That elusive social media vacation. It always sounds so good, but too difficult to actually commit to. My issues with leaving social media behind- for a while, at least- have to do with promoting and growing my blog. Talk to any blogger, and they will tell you that managing their site is so much more than publishing a blog post every week.
It takes managing various social accounts, taking and editing photos, and posting regularly to all of those platforms. Not to mention checking back for any responses, comments, and monitoring of overall performance.
And yes, I am not exempt from scrolling aimlessly on Instagram and Twitter. I usually do this first thing in the morning and after I do all of the above.
Lately, however, I have been thinking about how I can improve my quality of life and productivity. Limiting my time on social media was the most obvious starting point. Not only has it been proven that social media is adding to people’s stress, anxiety, low self-esteem, but I have noticed that it simply consumes so much of my time and mental space. Even though I follow many motivational and inspirational people, I experience social media as being a bit of time black hole and as a device for lowering my attention span.
Because of that, this is what I am doing on a daily basis to detach from social media in critical ways.
Leaving the Phone Behind
If you are like me, podcasts are life. I listen to podcasts and informational YouTube videos practically 24/7. Am I stretching? I need to listen to a podcast. Am I cooking? I need to listen to a podcast. Am I cleaning? Am I driving? Do I simply need background noise? Then I need to listen to a podcast.
The thing is, though… I don’t. I’m not the type of person that is successful with taking multiple items or habits away at once. Therefore, the main place where I make sure to leave my phone behind is when I shower. Typically, when I’m showering or getting ready I like to listen to music or podcast, but as of late I have been leaving my phone behind.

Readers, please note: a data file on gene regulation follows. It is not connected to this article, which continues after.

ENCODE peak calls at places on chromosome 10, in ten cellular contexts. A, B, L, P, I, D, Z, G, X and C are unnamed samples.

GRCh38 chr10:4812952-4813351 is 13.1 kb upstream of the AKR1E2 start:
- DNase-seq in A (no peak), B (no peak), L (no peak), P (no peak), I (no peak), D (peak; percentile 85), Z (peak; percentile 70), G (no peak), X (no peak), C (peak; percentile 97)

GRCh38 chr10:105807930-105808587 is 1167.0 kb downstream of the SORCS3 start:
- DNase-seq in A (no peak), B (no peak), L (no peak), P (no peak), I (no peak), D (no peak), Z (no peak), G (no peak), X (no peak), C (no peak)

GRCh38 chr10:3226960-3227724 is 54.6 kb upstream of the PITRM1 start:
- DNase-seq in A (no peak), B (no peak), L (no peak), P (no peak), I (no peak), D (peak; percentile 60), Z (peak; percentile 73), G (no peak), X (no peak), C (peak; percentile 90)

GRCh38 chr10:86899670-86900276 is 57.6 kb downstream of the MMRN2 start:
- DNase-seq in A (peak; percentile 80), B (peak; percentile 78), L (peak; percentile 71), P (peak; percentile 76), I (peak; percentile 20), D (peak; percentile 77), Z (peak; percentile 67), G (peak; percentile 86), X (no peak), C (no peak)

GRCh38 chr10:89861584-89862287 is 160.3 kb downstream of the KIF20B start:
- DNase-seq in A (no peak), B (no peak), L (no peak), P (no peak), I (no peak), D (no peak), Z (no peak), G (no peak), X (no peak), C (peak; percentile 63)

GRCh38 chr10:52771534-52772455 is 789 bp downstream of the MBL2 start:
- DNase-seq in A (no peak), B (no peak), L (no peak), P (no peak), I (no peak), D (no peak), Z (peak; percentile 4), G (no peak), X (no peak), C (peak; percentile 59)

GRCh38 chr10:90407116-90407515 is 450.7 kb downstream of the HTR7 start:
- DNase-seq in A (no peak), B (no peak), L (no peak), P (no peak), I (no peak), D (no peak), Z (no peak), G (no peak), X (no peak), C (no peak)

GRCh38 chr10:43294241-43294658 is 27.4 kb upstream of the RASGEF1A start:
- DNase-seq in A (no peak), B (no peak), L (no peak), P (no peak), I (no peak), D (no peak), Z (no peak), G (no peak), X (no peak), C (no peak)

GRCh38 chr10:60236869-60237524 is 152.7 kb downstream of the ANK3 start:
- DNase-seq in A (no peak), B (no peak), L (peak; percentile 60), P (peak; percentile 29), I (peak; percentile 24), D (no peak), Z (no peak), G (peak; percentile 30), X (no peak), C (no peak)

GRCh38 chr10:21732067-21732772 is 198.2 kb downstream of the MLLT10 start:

This is a small step, but I have discovered that it allows me to really clear my mind and just focus on one task. Once, I get comfortable with this, I want to remove background noise from when I stretch, as that allows for a stronger mind-body connection.
No Morning Scroll
This one is the most difficult. I am not always successful at avoiding the mindless Instagram scroll first thing in the morning. However, I want to solidify my morning routine and make it more purposeful. I want everything I do to add to my life, and I can tell you that mindlessly scrolling does not. I’m switching my alarm clock to my Fitbit that way to don’t need my phone so close to my bed and I don’t need to physically grab it first thing in the morning.
One Device at a Time
The second screen experience has run rampant throughout society. I know that will not completely get rid of this habit, since I do like to live tweet UFC events. I do not, however, need to be looking at Instagram or Twitter while watching a show or a movie at home. It’s amazing how I could be watching West World, which is an amazing show, then suddenly get the urge to check my phone. It’s ridiculous, and does not seem healthy to me. That’s why I am making a conscious effort to leave my phone down if I am already viewing something else.
Even though the above does not constitute a full-fledged social media vacation, it does provide more clarity and mental space to my day. If you have been thinking about going on a social media vacation, but it seems too daunting or you simply can’t for other reasons, try these steps. They have been helping me.
If you do, let me know how it goes. Are there other daily habits you do that limit your time on social media?